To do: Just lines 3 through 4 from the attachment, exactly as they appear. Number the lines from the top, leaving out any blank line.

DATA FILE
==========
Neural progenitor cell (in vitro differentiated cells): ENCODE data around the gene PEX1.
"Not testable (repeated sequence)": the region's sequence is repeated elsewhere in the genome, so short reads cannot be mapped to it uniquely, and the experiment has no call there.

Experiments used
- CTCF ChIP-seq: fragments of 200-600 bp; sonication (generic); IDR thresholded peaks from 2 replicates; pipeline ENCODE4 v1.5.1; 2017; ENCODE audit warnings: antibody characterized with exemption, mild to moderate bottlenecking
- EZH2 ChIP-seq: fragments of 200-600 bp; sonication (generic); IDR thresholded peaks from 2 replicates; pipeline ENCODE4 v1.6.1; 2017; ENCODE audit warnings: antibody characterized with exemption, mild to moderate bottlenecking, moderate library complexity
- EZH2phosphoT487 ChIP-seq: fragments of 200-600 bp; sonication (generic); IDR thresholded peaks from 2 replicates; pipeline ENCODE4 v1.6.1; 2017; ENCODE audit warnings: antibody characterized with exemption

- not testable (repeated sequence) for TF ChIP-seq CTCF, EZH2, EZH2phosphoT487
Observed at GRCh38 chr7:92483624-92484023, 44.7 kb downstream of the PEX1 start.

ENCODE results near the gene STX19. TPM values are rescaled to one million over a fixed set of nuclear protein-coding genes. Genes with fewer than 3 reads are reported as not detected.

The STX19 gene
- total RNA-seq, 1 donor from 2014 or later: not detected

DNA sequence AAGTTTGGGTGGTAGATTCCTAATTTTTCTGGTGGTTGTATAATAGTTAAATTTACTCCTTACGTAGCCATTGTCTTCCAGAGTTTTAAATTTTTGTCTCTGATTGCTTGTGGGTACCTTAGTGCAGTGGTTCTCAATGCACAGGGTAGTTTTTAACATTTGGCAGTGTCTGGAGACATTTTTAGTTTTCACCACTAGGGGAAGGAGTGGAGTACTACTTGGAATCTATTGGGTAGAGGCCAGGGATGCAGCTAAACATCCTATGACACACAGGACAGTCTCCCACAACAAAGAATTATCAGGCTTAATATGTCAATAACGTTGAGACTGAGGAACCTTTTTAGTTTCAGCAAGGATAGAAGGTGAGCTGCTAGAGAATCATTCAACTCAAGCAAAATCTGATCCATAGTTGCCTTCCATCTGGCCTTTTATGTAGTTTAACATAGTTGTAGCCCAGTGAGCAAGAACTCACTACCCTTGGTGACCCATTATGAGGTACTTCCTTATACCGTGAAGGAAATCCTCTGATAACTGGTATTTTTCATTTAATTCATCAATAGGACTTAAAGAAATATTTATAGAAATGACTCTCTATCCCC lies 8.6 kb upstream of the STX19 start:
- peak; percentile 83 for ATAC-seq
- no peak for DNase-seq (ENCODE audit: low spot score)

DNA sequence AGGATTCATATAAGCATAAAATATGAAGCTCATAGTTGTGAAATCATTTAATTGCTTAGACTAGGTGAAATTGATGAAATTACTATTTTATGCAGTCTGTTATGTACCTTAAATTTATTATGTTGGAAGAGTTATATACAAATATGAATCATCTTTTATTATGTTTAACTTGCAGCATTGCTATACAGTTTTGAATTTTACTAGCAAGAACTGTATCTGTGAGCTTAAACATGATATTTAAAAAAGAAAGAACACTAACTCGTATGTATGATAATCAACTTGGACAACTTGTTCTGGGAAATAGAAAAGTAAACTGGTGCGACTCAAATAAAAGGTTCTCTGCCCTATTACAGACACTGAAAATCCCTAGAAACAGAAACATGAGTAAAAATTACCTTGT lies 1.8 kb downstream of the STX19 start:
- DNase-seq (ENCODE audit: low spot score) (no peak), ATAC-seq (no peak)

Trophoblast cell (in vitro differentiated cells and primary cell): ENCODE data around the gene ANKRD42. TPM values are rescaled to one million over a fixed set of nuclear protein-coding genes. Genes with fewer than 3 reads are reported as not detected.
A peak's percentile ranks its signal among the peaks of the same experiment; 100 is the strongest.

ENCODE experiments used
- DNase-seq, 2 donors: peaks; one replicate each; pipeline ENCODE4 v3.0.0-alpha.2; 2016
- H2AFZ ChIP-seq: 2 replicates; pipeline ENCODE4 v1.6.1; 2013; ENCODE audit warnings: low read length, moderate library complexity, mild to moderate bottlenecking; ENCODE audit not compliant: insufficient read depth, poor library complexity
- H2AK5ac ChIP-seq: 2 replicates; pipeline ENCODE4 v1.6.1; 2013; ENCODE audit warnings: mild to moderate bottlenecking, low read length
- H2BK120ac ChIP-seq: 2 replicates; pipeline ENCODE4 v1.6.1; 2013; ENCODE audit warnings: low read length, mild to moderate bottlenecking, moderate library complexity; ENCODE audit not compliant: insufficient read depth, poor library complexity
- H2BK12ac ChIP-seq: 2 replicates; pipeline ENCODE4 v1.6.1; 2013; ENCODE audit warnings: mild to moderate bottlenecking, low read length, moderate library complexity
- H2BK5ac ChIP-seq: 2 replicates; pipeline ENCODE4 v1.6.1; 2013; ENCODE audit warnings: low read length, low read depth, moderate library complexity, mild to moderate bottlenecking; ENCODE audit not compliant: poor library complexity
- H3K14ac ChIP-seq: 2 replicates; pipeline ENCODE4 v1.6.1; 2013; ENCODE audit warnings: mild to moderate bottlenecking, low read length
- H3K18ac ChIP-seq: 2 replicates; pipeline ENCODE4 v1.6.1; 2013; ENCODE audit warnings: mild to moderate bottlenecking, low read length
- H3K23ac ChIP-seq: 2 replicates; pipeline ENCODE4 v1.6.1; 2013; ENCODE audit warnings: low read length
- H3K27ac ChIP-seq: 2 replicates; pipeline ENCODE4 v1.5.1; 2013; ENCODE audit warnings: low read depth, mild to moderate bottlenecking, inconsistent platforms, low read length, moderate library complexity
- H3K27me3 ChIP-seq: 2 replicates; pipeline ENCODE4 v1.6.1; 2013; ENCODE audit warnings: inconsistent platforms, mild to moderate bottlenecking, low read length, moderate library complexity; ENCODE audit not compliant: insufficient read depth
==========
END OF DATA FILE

Experiments used
- CTCF ChIP-seq: fragments of 200-600 bp; sonication (generic); IDR thresholded peaks from 2 replicates; pipeline ENCODE4 v1.5.1; 2017; ENCODE audit warnings: antibody characterized with exemption, mild to moderate bottlenecking